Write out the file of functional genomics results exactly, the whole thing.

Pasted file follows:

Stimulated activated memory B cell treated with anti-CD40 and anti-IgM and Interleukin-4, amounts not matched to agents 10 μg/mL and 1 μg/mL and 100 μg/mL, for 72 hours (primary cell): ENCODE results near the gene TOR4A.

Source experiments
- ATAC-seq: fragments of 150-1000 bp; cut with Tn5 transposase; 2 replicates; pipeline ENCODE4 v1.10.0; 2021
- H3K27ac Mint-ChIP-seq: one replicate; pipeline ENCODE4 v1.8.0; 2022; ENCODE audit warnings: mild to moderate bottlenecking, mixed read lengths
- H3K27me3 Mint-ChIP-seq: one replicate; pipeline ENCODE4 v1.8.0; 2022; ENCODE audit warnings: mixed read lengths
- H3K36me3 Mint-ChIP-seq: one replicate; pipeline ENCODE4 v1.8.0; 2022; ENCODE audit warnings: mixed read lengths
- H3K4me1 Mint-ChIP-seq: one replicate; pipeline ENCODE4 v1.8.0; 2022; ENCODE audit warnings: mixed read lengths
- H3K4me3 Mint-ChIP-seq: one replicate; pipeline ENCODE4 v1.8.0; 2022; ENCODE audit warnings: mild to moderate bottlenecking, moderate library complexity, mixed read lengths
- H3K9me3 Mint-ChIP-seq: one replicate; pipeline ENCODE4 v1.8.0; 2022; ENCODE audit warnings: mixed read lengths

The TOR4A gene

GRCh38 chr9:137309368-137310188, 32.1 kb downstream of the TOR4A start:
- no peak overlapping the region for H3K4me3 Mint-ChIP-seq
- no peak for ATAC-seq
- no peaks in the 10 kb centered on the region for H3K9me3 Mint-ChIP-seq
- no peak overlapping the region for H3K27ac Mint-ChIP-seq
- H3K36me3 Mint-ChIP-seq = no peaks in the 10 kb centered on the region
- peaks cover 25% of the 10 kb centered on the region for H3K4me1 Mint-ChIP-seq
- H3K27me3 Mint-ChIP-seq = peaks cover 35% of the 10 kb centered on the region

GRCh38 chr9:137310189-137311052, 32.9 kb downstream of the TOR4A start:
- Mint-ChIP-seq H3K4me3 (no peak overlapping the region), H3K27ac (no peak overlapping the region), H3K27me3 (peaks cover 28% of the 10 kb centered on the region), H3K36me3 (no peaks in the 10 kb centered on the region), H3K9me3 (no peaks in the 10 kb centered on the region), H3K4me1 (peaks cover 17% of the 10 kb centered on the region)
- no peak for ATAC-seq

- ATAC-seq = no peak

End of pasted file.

Stimulated activated memory B cell treated with anti-CD40 and anti-IgM and Interleukin-4, amounts not matched to agents 10 μg/mL and 1 μg/mL and 100 μg/mL, for 72 hours (primary cell): ENCODE results near the gene TOR4A.

Source experiments
- ATAC-seq: fragments of 150-1000 bp; cut with Tn5 transposase; 2 replicates; pipeline ENCODE4 v1.10.0; 2021
- H3K27ac Mint-ChIP-seq: one replicate; pipeline ENCODE4 v1.8.0; 2022; ENCODE audit warnings: mild to moderate bottlenecking, mixed read lengths
- H3K27me3 Mint-ChIP-seq: one replicate; pipeline ENCODE4 v1.8.0; 2022; ENCODE audit warnings: mixed read lengths
- H3K36me3 Mint-ChIP-seq: one replicate; pipeline ENCODE4 v1.8.0; 2022; ENCODE audit warnings: mixed read lengths
- H3K4me1 Mint-ChIP-seq: one replicate; pipeline ENCODE4 v1.8.0; 2022; ENCODE audit warnings: mixed read lengths
- H3K4me3 Mint-ChIP-seq: one replicate; pipeline ENCODE4 v1.8.0; 2022; ENCODE audit warnings: mild to moderate bottlenecking, moderate library complexity, mixed read lengths
- H3K9me3 Mint-ChIP-seq: one replicate; pipeline ENCODE4 v1.8.0; 2022; ENCODE audit warnings: mixed read lengths

The TOR4A gene

GRCh38 chr9:137309368-137310188, 32.1 kb downstream of the TOR4A start:
- no peak overlapping the region for H3K4me3 Mint-ChIP-seq
- no peak for ATAC-seq
- no peaks in the 10 kb centered on the region for H3K9me3 Mint-ChIP-seq
- no peak overlapping the region for H3K27ac Mint-ChIP-seq
- H3K36me3 Mint-ChIP-seq = no peaks in the 10 kb centered on the region
- peaks cover 25% of the 10 kb centered on the region for H3K4me1 Mint-ChIP-seq
- H3K27me3 Mint-ChIP-seq = peaks cover 35% of the 10 kb centered on the region

GRCh38 chr9:137310189-137311052, 32.9 kb downstream of the TOR4A start:
- Mint-ChIP-seq H3K4me3 (no peak overlapping the region), H3K27ac (no peak overlapping the region), H3K27me3 (peaks cover 28% of the 10 kb centered on the region), H3K36me3 (no peaks in the 10 kb centered on the region), H3K9me3 (no peaks in the 10 kb centered on the region), H3K4me1 (peaks cover 17% of the 10 kb centered on the region)
- no peak for ATAC-seq

- ATAC-seq = no peak